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  • Germany’s anti-fake news lab yields mixed results

    10 July 2017

    Facebook on Computer screens
    A picture taken on October 9, 2015 in Madrid shows a computer screen displaying the Facebook webpage with the new "Reactions" options as an extension of the "like" button, to give people more ways to easily signal how they feel. Facebook will begin testing this new feature allowing users in Ireland and Spain to express a range of emotions on posts starting today, but there will be no "dislike" button, the social network said. AFP PHOTO / GERARD JULIEN (Photo credit should read GERARD JULIEN/AFP/Getty Images)

    The project’s research was mentioned in a POLITICO story on Germany’s ‘fake-news’ regulation.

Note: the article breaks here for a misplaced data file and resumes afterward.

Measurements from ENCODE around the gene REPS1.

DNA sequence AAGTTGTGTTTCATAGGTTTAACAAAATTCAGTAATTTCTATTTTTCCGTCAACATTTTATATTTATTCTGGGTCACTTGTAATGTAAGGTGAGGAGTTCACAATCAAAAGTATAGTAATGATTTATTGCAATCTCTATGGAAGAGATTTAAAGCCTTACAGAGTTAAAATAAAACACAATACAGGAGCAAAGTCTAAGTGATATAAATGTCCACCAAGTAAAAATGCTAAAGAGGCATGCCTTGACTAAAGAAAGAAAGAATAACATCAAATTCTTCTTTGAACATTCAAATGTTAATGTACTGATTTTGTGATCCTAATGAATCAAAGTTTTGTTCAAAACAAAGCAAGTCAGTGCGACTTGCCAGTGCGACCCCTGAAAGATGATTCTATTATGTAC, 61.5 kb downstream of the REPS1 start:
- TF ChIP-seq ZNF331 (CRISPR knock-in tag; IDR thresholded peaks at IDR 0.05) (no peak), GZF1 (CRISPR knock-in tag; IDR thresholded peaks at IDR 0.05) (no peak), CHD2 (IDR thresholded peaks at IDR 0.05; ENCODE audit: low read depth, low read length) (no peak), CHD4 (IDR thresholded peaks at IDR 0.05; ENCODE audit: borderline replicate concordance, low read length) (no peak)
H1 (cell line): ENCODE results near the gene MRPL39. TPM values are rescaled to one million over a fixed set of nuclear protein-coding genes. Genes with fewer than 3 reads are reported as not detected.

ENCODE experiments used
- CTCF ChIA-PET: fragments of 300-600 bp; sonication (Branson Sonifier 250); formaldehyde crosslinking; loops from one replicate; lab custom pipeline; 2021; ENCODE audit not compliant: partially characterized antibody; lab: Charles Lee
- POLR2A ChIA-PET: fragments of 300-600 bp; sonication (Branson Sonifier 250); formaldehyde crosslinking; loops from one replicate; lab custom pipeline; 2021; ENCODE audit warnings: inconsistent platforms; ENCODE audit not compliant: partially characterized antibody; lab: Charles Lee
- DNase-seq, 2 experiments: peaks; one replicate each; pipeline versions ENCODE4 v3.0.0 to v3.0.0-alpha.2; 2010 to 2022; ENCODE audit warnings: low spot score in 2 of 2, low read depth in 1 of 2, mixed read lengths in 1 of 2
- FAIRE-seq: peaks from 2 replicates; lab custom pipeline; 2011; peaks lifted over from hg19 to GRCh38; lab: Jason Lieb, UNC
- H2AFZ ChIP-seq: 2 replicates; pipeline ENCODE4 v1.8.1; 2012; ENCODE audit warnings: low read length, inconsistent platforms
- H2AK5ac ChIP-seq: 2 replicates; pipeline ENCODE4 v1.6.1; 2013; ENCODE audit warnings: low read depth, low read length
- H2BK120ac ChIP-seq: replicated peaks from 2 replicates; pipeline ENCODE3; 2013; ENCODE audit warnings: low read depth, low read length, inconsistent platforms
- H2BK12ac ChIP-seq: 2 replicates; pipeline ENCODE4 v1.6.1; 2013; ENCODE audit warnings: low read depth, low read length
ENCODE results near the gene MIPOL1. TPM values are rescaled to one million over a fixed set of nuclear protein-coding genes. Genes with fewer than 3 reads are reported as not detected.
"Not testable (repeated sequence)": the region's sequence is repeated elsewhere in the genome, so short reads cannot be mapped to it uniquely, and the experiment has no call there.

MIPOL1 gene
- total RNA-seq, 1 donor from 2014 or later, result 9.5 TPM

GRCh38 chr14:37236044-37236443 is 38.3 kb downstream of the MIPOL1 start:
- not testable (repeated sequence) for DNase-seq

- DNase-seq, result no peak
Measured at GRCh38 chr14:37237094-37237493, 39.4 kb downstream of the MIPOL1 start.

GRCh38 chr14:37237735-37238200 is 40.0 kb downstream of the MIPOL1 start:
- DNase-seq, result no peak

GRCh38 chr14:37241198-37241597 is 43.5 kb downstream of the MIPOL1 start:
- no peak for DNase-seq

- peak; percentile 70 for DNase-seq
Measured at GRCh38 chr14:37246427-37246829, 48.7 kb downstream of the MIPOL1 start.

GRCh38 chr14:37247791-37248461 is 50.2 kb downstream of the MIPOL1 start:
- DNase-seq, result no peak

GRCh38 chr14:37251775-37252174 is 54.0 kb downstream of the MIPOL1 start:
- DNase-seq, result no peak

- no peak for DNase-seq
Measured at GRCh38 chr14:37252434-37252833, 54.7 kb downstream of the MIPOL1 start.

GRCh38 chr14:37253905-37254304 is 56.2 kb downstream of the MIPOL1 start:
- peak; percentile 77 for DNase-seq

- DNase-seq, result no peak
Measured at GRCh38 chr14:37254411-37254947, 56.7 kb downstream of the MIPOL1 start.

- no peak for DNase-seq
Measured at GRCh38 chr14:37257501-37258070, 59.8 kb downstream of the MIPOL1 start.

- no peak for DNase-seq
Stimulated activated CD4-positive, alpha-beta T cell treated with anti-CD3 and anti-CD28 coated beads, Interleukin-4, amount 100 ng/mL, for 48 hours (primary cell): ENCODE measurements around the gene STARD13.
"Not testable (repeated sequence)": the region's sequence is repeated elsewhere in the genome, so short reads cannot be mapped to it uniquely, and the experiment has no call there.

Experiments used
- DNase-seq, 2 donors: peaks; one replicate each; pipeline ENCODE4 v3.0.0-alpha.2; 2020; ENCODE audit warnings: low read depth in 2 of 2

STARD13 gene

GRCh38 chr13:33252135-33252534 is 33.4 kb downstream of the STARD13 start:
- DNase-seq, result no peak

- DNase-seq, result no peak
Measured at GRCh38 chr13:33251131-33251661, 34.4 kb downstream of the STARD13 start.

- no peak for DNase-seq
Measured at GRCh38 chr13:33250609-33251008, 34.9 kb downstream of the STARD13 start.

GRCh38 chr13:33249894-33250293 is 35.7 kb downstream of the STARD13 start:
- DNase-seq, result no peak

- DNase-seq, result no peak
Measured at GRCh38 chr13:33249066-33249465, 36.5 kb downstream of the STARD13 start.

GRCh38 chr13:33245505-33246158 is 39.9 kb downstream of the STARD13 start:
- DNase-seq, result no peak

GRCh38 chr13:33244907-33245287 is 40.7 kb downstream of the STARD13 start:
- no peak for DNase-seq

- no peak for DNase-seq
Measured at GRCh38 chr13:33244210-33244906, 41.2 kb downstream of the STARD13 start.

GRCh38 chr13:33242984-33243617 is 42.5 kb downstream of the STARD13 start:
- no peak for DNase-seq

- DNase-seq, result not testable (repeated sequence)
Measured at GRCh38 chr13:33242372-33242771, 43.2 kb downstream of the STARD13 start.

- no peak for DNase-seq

A new report by the University of Oxford investigated what German fact-checkers may be up against, finding that “the majority of the misinformation pages identified were politically right, and xenophobic, nationalist, pro-Pegida, pro-AfD and Islamophobic content was common.”

    While in the U.S. the debate has frequently been hijacked by automated “bots,” computer scripts that spread propaganda across a series of automated user accounts across the social web, Germany deals more with vocal supporters of fringe movements who spread fake stories.

    Read the full article here.

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